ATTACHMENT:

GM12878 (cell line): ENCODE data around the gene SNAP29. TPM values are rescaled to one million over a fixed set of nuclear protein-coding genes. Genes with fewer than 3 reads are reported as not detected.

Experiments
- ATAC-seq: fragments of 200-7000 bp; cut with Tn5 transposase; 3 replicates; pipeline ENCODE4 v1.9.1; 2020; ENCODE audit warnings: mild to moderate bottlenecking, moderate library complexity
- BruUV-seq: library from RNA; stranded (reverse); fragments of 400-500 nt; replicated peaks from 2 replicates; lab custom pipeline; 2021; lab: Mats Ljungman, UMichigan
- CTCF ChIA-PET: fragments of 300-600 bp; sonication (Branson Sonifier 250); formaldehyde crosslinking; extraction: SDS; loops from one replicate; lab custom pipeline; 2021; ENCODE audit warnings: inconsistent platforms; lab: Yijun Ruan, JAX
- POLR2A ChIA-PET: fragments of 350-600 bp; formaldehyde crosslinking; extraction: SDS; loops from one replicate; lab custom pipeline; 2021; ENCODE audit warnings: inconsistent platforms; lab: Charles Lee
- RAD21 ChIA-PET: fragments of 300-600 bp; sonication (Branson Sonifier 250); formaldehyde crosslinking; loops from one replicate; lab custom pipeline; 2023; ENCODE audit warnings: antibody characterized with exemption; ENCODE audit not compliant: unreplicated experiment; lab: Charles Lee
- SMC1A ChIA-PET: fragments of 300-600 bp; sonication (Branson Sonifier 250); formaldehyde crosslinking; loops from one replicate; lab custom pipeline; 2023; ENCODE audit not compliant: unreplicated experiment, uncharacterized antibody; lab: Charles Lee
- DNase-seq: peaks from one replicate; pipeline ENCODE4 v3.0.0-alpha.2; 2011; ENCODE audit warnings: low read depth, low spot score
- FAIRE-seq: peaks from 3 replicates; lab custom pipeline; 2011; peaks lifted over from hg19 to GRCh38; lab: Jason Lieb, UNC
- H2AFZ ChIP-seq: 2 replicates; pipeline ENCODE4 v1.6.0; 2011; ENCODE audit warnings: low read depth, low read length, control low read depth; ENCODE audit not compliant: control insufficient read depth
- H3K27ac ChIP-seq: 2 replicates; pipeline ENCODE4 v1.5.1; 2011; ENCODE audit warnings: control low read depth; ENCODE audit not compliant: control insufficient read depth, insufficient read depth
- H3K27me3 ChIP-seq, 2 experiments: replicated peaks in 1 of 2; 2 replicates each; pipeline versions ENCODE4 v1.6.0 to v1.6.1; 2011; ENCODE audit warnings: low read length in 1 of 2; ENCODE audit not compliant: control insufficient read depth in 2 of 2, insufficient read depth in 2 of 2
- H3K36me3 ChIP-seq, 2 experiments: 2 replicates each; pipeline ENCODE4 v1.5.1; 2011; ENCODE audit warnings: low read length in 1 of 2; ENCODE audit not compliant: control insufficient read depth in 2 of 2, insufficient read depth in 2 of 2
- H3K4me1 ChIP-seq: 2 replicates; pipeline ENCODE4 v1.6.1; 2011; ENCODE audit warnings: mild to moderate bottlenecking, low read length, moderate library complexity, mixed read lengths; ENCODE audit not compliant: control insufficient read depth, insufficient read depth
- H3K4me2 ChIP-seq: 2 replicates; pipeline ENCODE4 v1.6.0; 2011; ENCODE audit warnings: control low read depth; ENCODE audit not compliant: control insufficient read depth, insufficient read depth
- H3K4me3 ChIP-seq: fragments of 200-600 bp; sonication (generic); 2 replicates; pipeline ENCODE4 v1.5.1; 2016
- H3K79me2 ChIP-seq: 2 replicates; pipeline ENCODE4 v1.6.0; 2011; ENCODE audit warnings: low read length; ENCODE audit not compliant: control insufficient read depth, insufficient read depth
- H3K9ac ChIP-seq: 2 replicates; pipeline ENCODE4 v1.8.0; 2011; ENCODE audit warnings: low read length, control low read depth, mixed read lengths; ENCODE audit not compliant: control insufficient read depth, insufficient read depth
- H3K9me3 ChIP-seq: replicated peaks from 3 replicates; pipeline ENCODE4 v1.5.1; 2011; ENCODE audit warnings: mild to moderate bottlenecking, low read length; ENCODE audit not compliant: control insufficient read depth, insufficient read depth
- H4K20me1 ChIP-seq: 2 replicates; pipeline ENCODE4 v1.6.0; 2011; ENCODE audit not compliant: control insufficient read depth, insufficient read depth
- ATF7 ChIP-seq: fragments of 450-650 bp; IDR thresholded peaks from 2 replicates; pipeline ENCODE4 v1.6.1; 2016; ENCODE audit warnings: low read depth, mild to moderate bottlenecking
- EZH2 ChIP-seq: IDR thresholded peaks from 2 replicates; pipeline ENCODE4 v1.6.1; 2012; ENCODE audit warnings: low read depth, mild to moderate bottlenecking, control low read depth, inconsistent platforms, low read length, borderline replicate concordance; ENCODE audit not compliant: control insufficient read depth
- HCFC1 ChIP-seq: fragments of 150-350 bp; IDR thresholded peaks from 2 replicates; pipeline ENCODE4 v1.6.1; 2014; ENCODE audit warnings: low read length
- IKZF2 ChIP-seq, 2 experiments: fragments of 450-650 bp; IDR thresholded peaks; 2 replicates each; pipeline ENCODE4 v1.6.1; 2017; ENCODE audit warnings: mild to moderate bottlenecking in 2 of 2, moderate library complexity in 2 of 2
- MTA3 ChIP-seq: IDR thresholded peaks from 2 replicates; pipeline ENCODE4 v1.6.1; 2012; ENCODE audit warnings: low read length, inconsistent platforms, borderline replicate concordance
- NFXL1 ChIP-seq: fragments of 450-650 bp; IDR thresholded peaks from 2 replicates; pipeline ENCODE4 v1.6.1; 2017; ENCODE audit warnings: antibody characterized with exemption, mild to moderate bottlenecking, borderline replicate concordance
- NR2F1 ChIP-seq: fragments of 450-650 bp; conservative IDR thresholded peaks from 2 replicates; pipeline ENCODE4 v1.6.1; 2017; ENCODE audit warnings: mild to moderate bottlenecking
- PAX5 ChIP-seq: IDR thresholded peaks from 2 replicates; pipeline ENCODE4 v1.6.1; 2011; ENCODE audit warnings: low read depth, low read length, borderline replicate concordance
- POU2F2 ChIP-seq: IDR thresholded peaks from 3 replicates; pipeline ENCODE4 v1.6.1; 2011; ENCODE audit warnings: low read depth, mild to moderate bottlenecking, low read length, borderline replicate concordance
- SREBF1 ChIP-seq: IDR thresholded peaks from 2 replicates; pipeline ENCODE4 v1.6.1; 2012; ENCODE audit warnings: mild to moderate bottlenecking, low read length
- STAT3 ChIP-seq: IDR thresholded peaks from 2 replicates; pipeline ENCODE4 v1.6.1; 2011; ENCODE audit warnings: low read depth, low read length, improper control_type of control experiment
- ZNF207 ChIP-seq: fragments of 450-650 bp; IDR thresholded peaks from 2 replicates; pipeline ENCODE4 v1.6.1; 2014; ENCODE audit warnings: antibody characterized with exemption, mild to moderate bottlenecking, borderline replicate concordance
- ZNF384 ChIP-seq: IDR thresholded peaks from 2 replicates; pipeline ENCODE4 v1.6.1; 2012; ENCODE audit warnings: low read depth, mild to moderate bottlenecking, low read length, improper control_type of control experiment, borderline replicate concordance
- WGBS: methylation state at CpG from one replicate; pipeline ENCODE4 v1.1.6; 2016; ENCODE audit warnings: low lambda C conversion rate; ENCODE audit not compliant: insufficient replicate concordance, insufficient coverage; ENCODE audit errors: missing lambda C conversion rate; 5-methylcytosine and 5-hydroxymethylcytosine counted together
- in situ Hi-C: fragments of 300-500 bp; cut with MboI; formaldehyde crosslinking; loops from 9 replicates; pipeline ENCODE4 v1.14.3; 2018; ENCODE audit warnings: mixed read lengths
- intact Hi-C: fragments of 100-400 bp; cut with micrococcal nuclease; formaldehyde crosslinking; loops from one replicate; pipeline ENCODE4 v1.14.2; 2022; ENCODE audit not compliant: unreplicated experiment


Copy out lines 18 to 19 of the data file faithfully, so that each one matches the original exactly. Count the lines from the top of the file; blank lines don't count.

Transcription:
- H3K79me2 ChIP-seq: 2 replicates; pipeline ENCODE4 v1.6.0; 2011; ENCODE audit warnings: low read length; ENCODE audit not compliant: control insufficient read depth, insufficient read depth
- H3K9ac ChIP-seq: 2 replicates; pipeline ENCODE4 v1.8.0; 2011; ENCODE audit warnings: low read length, control low read depth, mixed read lengths; ENCODE audit not compliant: control insufficient read depth, insufficient read depth